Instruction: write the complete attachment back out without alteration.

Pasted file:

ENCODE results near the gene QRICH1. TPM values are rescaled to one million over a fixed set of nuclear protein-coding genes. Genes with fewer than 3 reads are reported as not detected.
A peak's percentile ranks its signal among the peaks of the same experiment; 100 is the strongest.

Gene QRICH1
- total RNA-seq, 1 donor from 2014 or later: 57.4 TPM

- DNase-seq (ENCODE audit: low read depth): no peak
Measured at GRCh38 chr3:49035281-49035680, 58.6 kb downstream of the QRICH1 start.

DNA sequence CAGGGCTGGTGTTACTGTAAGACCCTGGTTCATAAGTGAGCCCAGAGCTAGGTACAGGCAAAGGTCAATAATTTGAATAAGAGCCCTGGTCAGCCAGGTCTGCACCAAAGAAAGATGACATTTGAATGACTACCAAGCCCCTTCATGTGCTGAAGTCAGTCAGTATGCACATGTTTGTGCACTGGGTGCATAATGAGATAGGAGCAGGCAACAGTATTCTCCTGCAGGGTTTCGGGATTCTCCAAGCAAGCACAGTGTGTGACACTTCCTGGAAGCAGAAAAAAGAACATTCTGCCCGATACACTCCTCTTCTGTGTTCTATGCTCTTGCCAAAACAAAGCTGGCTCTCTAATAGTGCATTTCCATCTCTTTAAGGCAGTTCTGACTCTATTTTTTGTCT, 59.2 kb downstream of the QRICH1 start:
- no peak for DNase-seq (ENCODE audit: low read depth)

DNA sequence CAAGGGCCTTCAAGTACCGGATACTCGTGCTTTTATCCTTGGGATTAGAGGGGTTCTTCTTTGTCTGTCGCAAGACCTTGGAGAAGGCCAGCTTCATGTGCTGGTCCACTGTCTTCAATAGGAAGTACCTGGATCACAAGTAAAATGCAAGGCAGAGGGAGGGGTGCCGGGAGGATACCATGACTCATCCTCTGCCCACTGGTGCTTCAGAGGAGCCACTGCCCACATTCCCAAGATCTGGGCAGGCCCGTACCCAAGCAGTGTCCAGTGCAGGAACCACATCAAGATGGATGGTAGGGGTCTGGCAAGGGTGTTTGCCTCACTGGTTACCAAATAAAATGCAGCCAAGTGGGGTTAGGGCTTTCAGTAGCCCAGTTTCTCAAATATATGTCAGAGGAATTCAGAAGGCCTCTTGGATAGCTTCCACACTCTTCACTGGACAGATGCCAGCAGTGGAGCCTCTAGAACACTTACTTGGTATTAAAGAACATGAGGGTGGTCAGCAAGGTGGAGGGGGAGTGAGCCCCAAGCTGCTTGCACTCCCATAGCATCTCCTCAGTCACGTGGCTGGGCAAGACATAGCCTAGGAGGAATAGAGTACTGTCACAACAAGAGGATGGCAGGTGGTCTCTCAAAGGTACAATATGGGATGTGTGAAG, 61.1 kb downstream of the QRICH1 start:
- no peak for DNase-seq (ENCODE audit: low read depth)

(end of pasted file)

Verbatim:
ENCODE results near the gene QRICH1. TPM values are rescaled to one million over a fixed set of nuclear protein-coding genes. Genes with fewer than 3 reads are reported as not detected.
A peak's percentile ranks its signal among the peaks of the same experiment; 100 is the strongest.

Gene QRICH1
- total RNA-seq, 1 donor from 2014 or later: 57.4 TPM

- DNase-seq (ENCODE audit: low read depth): no peak
Measured at GRCh38 chr3:49035281-49035680, 58.6 kb downstream of the QRICH1 start.

DNA sequence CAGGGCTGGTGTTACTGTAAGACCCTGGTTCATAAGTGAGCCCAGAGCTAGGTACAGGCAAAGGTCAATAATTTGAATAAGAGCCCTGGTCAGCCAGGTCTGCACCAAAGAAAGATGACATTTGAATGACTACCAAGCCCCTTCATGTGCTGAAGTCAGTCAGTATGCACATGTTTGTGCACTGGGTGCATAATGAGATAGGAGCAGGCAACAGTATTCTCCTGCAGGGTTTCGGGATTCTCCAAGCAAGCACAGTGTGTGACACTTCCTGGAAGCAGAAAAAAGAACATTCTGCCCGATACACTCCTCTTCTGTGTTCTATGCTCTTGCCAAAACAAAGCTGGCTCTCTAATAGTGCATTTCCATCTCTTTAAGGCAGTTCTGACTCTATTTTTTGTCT, 59.2 kb downstream of the QRICH1 start:
- no peak for DNase-seq (ENCODE audit: low read depth)

DNA sequence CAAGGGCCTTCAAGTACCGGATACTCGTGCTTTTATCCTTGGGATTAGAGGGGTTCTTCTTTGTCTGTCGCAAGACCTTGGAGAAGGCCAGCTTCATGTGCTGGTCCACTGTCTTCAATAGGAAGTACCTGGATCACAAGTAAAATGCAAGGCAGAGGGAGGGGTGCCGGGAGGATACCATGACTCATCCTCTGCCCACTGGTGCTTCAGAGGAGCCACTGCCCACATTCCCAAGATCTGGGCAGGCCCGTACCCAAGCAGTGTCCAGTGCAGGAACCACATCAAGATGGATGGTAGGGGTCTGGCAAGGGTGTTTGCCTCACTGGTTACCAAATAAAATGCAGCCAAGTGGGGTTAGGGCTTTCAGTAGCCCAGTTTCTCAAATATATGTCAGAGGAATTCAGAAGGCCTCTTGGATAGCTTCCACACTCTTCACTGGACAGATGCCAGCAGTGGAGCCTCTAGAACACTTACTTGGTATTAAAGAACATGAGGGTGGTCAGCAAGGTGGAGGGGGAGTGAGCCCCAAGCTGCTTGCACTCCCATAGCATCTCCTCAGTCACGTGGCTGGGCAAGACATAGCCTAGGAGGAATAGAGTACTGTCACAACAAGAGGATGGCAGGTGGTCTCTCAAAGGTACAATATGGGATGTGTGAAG, 61.1 kb downstream of the QRICH1 start:
- no peak for DNase-seq (ENCODE audit: low read depth)